“What is the difference between a New York City garment district bookkeeper and a Supreme Court Justice? Just one generation.”
U.S. Supreme Court Justice Ruth Bader Ginsburg, a daughter of Jewish immigrants, shared these words in 2004 at a celebration of the 350th anniversary of the first migration of Jews to America at Touro Synagogue in Newport, R.I., the oldest synagogue in America. President George Washington famously sent a letter to Touro’s congregation in 1790, reassuring those who had fled religious tyranny that “the Government of the United States [would give] to bigotry no sanction, to persecution no assistance, requir[ing] only that they who live under its protection should demean themselves as good citizens.”
I recalled these words of Ginsburg and Washington as my wife, Leah, and I attended the annual White House Chanukah reception last week. Even as we waited in the Secret Service line in the frigid cold, the excitement amid the crowd was palpable. Several hundred Jewish leaders — from Chabad rabbis to presidents of pro-Israel and social justice organizations to prominent business leaders — kibitzed with Jewish government officials, including David Axelrod and Dennis Ross. Members of the West Point Jewish Chapel Cadet Choir sang Chanukah favorites (like “Chanukah, Oh Chanukah” and “Sevivon, Sov, Sov, Sov”) and Hebrew classics (like “Yerushalayim Shel Zahav”). The White House kitchen was even kashered for this event, serving delectable lamb chops, latkes and even sushi. Rabbi Larry Bazer, the Joint Forces Chaplain for the Massachusetts National Guard, lit a special 90-year-old menorah from Temple Israel synagogue in Long Beach, N.Y., which had been badly damaged by Hurricane Sandy. Last year, Rabbi Bazer was deployed in Afghanistan, spending each night of Chanukah with a different group of American soldiers.
That the White House kashered its kitchen and served latkes is nice. That U.S. President Barack Obama stood quietly in deference in the White House as Rabbi Bazer recited the Shehecheyanu and the Chanukah prayers next to him is profound. That sight stands in stark contrast to how governments throughout the world treat their minorities. In fact, it reminds me of the powerful story that Rabbi David Shofet of Nessah Synagogue recently shared with a group of 30 Years After members. When asked about the moment he made the decision to leave Iran, Rabbi Shofet recounted his first meeting with Ayatollah Khomeini. When Rabbi Shofet, several community leaders, and his father, Hakham Yedidia Shofet (z”l), the Chief Rabbi of Iran, prepared to meet the new leader of Iran, they were instructed to kneel before him. In fear for their lives, the Jewish leaders reluctantly knelt. Rabbi Shofet told us that it was at that moment that he realized it was time to leave Iran, because even the shah never made Jews kneel before him.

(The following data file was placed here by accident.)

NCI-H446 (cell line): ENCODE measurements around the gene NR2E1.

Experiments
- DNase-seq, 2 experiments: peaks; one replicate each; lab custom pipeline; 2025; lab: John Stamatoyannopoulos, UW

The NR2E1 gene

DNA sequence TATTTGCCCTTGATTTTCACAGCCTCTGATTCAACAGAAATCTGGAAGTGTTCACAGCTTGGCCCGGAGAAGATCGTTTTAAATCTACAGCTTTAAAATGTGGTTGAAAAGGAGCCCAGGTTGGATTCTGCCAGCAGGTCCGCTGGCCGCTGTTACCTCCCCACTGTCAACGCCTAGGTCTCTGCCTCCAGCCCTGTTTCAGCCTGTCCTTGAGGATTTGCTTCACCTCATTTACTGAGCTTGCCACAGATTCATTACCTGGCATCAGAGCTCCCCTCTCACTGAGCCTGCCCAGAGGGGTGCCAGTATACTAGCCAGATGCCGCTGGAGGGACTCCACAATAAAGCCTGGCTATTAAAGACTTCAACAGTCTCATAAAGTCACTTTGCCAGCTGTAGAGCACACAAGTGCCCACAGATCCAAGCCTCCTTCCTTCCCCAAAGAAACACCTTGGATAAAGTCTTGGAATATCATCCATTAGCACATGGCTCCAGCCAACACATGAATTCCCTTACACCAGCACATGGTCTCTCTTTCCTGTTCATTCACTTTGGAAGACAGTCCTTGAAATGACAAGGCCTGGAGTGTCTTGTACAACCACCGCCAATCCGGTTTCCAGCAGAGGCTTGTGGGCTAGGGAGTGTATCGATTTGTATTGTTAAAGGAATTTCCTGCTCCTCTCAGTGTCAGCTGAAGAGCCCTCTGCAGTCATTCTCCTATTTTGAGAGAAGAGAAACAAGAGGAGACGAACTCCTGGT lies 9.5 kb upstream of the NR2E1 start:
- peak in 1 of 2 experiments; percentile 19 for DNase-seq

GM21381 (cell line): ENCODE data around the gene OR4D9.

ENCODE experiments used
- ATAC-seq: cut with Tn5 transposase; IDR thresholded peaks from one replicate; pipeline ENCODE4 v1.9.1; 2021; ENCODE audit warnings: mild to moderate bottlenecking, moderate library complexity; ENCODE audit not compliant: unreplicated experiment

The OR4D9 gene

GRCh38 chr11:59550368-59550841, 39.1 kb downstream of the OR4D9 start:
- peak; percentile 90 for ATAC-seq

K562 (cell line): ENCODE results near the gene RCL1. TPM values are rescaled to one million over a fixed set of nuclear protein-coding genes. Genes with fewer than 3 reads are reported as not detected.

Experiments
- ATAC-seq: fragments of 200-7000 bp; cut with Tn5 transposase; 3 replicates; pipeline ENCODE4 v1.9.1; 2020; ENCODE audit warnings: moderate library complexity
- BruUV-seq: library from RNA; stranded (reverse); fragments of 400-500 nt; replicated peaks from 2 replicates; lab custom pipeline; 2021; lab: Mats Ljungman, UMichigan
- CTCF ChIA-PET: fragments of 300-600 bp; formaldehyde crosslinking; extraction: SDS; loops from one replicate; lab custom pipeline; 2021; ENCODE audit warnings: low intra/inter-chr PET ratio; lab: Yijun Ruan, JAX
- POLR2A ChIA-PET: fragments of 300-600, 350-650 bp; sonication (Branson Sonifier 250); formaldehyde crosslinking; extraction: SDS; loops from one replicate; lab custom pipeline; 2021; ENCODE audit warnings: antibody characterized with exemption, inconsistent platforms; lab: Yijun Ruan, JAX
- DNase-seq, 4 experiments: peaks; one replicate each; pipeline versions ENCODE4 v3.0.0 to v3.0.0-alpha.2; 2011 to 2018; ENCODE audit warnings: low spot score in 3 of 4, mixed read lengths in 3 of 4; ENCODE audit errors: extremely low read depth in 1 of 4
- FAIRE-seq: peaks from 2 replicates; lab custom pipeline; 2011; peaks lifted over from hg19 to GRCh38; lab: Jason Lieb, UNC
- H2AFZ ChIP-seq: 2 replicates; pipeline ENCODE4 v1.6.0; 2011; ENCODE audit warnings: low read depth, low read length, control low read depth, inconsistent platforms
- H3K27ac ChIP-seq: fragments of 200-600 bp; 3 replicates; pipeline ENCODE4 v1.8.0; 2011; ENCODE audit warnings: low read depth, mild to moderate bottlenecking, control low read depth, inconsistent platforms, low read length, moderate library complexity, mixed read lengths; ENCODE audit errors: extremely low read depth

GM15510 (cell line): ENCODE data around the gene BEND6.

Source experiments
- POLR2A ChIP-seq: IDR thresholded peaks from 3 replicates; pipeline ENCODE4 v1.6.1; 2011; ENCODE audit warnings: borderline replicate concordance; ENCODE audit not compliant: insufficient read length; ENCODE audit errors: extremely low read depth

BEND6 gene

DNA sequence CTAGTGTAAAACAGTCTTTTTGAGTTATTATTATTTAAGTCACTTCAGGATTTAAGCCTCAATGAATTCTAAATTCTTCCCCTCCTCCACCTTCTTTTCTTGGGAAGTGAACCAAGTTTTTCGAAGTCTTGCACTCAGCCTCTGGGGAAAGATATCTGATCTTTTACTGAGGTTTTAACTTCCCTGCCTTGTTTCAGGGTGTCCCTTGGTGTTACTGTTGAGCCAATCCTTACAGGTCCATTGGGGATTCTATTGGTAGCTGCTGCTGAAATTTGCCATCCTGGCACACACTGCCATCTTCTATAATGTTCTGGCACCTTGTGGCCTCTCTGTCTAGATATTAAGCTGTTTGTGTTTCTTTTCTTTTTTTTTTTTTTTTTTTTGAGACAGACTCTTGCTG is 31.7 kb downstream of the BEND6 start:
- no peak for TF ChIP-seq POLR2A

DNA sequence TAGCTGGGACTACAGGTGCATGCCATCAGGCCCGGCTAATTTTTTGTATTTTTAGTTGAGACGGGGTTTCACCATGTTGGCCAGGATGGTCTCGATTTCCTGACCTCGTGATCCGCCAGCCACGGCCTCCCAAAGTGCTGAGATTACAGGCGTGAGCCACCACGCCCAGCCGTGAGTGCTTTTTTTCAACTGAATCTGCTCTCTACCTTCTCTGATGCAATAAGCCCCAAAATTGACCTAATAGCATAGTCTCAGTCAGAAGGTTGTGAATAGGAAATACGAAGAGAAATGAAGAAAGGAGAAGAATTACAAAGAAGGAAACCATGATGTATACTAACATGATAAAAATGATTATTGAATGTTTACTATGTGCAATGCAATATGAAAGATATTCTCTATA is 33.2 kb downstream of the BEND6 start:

As Jews in the United States today, we face few closed doors and need not fear letting others know who we are. We have the opportunity to speak up for social justice issues and for the Jewish state, and we have unparalleled access to policy makers in this country. We should never take that for granted. In fact, during my few moments with the president, after shaking off some nerves, I proudly told him that my wife and I represent Iranian-American Jews from Los Angeles. I could sense that the notion of an Iranian-American Jew was foreign to the president. I then thanked him for his support of Israel and his leadership in preventing a nuclear-armed Iran. Next to me, Leah embraced first lady Michelle Obama and told her she was a tremendous role model and inspiration.
For our family, this meeting carried special significance. Thirty years ago, with immense difficulty and at great sacrifice, my parents fled Iran for the United States with a 1-year-old child. Tens of thousands of other Iranian Jews experienced that journey, including a 7-year-old girl who was forced to shout “Death to America” and “Death to Israel” in her elementary school in Tehran. The fact that, within a single generation, that infant (me) and that young girl (my wife) shook the hand of the president (and, no less special, received a bear hug from the first lady) bears witness that the American dream is still alive and kicking.
Jews like Justice Ginsburg and her family first achieved the American dream decades ago. While it is the immigrant Jews of today — Iranians, Russians, Israelis and Sephardim for whom the American dream may especially resonate — you need not have been born abroad to believe in the opportunity of America. In fact, during these difficult times, President Obama’s own journey has breathed new life into the American dream. His story reminds each of us, regardless of where our family came from or our current station in life, that in America, the only difference between us and the president is one generation.
Sam Yebri is a co-founder of 30 Years After, an Iranian-American civic action organization.
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